Whatever the tactical situation at Dunkirk, the result was that most of the British troops made it home, albeit without most of their weapons, artillery pieces, and vehicles. About three hundred thousand men were brought out — two thirds British, the remainder French.
The important point often neglected in discussions of the Dunkirk evacuation is that Hitler’s hopes for a peace settlement with the British were not unfounded. We know now that even as the Dunkirk operation was under way, the British government was mulling whether to seek peace terms. On May 27, 1940, as ragged British troops were disembarking from ships and boats all along the southeastern coast of England, the five members of the War Cabinet of Churchill’s new government debated the wisdom of entering into peace negotiations.
Churchill was vehemently against any such move, arguing, “Even if we were beaten [later], we should be no worse off than we should be if we were now to abandon the struggle.”
The foreign minister, Lord Halifax, who favored some sort of peace talks, wrote in his diary that night, “I thought Winston talked the most frightful rot.” Halifax’s view was that England’s negotiating position was stronger while France was still in the war —as it would be for another two weeks — and while English aircraft factories had not yet been bombed. He also felt that the goal of Britain should not be to try to fight and defeat Germany, but rather to hold on to as much of British independence as possible in some kind of peaceful coexistence.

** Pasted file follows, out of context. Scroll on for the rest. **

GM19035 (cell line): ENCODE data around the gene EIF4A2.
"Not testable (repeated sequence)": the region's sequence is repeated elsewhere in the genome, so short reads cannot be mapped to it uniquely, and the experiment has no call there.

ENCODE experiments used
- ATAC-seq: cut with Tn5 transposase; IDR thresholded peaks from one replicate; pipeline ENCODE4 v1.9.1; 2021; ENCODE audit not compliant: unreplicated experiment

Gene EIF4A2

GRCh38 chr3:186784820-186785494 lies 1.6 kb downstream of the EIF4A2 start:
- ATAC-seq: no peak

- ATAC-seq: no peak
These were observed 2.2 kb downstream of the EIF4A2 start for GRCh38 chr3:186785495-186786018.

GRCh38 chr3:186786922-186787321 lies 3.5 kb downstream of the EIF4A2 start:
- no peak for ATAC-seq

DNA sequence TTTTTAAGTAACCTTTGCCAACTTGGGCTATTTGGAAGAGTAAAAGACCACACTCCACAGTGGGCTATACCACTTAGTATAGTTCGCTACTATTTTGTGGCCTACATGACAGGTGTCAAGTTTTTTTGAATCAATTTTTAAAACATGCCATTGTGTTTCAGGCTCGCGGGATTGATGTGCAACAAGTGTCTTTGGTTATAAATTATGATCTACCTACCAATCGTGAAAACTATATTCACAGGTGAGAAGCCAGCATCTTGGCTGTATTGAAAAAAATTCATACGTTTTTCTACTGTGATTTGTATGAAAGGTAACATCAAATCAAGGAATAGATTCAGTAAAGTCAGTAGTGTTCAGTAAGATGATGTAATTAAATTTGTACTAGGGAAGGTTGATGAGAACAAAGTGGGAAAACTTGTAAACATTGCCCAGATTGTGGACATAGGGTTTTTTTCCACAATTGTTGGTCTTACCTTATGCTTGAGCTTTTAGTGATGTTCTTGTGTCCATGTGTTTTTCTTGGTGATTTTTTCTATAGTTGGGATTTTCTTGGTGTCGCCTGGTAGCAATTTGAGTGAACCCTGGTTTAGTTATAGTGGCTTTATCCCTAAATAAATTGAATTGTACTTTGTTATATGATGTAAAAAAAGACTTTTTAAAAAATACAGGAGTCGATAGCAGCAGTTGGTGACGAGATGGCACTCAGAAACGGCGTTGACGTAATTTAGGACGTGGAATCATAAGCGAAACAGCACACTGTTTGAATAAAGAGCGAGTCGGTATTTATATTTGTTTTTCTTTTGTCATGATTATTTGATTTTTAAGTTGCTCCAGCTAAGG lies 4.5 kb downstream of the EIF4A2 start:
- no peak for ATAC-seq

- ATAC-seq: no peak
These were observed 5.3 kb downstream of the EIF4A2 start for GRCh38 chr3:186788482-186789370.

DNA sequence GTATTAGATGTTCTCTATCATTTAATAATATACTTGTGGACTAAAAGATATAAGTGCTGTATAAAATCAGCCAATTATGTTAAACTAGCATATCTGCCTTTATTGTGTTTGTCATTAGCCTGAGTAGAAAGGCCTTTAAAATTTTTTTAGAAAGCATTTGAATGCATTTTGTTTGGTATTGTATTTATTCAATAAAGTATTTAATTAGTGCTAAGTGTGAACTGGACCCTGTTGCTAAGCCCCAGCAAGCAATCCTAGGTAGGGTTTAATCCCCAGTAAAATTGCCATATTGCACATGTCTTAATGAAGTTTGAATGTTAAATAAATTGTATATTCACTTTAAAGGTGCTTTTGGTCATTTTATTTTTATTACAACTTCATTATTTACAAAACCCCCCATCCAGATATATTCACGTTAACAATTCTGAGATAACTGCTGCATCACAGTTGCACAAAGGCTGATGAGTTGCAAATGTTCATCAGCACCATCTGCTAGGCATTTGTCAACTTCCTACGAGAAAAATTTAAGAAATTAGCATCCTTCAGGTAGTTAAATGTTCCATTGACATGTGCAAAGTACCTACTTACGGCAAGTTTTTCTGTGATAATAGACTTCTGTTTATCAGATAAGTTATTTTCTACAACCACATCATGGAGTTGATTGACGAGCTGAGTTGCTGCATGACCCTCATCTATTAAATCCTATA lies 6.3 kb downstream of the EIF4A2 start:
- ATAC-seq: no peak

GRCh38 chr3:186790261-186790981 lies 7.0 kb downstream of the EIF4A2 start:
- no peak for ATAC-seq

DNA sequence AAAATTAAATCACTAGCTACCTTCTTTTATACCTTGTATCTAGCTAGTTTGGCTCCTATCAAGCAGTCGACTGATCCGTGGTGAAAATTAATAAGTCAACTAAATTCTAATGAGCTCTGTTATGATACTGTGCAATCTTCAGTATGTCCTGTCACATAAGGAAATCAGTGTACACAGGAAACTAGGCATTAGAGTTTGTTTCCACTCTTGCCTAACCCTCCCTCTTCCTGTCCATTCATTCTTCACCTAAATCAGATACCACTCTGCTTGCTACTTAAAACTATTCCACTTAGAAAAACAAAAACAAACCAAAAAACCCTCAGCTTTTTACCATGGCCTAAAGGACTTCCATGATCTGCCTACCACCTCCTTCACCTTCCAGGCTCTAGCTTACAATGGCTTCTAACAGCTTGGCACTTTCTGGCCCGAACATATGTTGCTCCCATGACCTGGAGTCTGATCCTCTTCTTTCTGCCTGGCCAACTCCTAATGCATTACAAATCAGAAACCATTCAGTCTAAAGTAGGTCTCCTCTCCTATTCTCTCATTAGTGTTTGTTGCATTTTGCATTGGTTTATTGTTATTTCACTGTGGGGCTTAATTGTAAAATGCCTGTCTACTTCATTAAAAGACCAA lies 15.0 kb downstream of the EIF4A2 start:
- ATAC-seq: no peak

It was an astonishing argument to make, given that the prime lesson of the Chamberlain government was that it was folly to negotiate with Hitler from a position of weakness.
Even so, Churchill needed to thread a narrow course here. Two British politicians who have written about Churchill make different but complementary points about his situation at this decisive point. The politician and writer Boris Johnson, who in mid-2016 became the British foreign secretary, notes that Churchill was “fighting for his political life and credibility, and if he gave in to Halifax he was finished.” Equally true is Roy Jenkins’s point that Churchill needed to overcome the Halifax position without doing so in such a way that led Halifax and Chamberlain to resign from the Cabinet. Churchill at this point did not command enough loyalty in the Conservative Party to survive such a departure. If they left, “his government would be untenable,” observes Jenkins, himself a Labour member of Parliament for decades and several times a senior Cabinet official in the 1960s and 1970s.
Halifax grumbled to Sir Alexander Cadogan, also at the War Cabinet meeting on May 27, that he felt that he could no longer work with Churchill. Churchill, perhaps sensing that a breach was looming, invited Halifax for a quiet walk in the garden. There he spoke in terms of “apologies and affection,” Halifax told his diary.
The buttering up concluded, Churchill the following day showed his teeth. In another Cabinet meeting he stated flatly that there would be no surrender, and that as long as he was in office, he would not parley with the Nazis. “If this long island story of ours is to end at last,” he vowed, “let it end only when each one of us lies choking in his own blood on the ground.”
Excerpted from Churchill and Orwell: The Fight for Freedom (Penguin Press, 2017), by permission of me.